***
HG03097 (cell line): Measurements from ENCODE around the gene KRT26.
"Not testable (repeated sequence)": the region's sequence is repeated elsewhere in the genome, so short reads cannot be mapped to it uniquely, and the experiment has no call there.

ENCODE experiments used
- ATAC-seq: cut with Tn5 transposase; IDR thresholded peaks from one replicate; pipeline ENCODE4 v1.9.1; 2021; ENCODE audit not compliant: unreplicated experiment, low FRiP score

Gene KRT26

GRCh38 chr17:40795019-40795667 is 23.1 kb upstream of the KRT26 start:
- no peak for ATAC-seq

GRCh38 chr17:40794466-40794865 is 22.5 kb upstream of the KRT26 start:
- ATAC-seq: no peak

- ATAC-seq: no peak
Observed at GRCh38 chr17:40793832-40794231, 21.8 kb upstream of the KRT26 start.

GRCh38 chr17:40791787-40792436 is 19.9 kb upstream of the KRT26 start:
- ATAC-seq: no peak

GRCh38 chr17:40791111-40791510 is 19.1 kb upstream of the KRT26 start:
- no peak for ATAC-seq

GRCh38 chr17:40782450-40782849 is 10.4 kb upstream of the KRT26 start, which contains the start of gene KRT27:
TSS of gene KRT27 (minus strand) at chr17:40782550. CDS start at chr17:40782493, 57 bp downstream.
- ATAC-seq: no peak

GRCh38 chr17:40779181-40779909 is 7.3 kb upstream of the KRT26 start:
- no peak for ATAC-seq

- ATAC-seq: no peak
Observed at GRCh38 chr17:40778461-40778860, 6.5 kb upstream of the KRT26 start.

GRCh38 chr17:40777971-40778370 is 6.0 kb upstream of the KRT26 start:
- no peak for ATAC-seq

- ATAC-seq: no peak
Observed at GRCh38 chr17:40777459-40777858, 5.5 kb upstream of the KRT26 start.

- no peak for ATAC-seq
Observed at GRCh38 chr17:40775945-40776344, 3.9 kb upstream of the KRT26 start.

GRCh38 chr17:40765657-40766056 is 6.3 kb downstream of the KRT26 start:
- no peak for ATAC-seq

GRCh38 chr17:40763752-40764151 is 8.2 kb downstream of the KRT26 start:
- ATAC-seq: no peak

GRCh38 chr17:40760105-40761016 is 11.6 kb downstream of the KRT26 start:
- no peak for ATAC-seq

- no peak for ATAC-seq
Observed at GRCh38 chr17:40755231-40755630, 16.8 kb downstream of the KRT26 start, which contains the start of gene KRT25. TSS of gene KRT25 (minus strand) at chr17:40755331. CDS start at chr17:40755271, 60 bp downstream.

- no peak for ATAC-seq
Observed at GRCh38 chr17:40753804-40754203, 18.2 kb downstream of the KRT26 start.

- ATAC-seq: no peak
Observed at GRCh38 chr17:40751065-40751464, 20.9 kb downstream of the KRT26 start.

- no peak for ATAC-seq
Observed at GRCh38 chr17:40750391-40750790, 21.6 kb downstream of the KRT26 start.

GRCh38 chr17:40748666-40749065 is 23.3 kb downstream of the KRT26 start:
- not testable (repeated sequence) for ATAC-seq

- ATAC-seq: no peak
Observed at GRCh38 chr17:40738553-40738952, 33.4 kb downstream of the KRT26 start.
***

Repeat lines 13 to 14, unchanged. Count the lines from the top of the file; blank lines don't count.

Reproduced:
- ATAC-seq: no peak

GRCh38 chr17:40791111-40791510 is 19.1 kb upstream of the KRT26 start: